The YMCA’s $3.5 million plan to add another 30 beds to an expanded downtown housing facility was greeted at Tuesday’s Planning Board meeting by stinging public criticism and a wall of questions from the board.
Though YMCA Executive Director Steven Serge assured the board its questions — including a full analysis of housing needs for the homeless — can all be answered quickly and that he remains optimistic this project will proceed, board member Timothy Mattice questioned whether existing zoning permits the use at the proposed site.
The board took no action Tuesday after reaching a consensus that the YMCA must provide the additional information requested. Serge said that may be possible by the board’s March 4 meeting.
In addition, Building Inspector D. Robert Robbins was directed to conduct a new review of zoning compliance. His determination could then be appealed to the Zoning Board of Appeals for a final ruling.
Mattice also questioned whether the short environmental impact form will be adequate for this project. He suggested YMCA officials file an expanded short form to cover a variety of community impact issues he raised, including an analysis of all services that would be provided to the 53 residents the building could accommodate and place in the middle of the city’s business district.
When Mattice concluded his commentary on the YMCA proposal, a group of project detractors, including downtown business owners Susan Casey and David Gibson, applauded.
Pam Flint, manager of the Fulton Book Store, read a prepared statement opposing the project.
“How is this an improvement to Gloversville?” she asked, adding, “do not allow this expansion to happen.”
She called the proposed facility a homeless shelter and suggested it would drive out the few remaining businesses.
Ralph Sammarco of Saratoga Boulevard said expanding the YMCA housing facility would be “driving the nail into the coffin that is downtown Gloversville.”
Casey, owner of Beacon Wearhouse, an apartment complex of her own and other properties in the business district, did not address the board but said later she was pleased to see the opposition to the project. She said city officials should consider that she and her husband, John, have already invested $3 million in the business district and the YMCA project could jeopardize the revitalization effort they and others have begun in Gloversville.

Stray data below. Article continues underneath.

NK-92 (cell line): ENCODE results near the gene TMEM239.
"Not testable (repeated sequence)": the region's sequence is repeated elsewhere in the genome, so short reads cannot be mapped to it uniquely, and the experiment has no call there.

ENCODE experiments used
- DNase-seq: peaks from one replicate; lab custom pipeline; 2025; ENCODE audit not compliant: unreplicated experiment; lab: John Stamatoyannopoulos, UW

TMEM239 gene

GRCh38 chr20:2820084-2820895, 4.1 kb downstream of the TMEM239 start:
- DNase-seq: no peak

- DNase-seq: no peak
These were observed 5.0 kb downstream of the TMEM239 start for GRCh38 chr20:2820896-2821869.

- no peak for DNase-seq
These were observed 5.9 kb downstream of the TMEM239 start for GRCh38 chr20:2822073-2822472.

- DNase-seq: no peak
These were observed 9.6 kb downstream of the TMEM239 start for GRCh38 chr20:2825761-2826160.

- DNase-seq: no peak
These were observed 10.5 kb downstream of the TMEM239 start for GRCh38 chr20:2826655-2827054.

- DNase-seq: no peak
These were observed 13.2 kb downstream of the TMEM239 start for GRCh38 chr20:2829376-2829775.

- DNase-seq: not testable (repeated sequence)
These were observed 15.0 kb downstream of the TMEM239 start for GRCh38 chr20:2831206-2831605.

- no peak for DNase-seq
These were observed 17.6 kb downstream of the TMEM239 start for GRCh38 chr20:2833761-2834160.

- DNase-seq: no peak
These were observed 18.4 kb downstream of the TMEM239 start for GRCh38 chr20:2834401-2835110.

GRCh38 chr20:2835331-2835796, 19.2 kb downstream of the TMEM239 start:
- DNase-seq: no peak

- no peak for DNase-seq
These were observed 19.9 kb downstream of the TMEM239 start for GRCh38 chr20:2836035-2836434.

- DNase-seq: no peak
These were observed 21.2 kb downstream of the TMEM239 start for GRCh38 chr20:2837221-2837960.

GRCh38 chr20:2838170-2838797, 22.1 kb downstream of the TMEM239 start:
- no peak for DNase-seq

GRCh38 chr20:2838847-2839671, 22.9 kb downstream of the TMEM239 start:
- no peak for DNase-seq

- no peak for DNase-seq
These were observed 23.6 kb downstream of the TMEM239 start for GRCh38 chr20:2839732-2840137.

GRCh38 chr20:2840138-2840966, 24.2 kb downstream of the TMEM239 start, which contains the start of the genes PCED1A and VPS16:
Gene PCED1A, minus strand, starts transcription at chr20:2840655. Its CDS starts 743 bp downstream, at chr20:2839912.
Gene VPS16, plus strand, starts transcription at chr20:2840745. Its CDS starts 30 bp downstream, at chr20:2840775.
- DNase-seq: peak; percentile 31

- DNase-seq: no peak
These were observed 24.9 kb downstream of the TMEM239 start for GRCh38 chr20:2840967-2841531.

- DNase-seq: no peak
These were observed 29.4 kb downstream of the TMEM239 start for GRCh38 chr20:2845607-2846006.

On the issue of zoning, project engineer Steven Smith reminded the board that the YMCA filed its application for $3.5 million in state housing money on the basis of a 2005 determination by city officials, which found the zoning is appropriate.
In comments after the meeting, Serge said the YMCA completed a homeless housing needs study as part of its grant application.
“You don’t get $3.5 million from the state without documenting the need for this service,” Serge said.
He said he was not disappointed by the board’s response Tuesday.
“I think the Planning Board is just doing its job. … We respect the process,” he said.
The housing proposal became possible after the YMCA started construction of its new $7.5 million recreational facility on Harrison Street. It will move those programs there this summer, after which work on the housing facility was to proceed.
Serge reminded the board that when the YMCA was built in 1913 it was solely for housing. The YMCA is a charity, he said. As recreational programs developed over the ensuing decades, the housing mission was curtailed and the 23 single rooms for men were relegated to the third floor.
Under the proposal, the pool and gym — built in 1958 — would be demolished and parking for 21 vehicles created along with new handicapped access of the lot.
The facility would be staffed 24 hours a day.
While residents with criminal backgrounds are accepted, Serge responded to critics Tuesday by citing the YMCA’s requirement that those with violent or abusive backgrounds be rejected.
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Categories: Schenectady County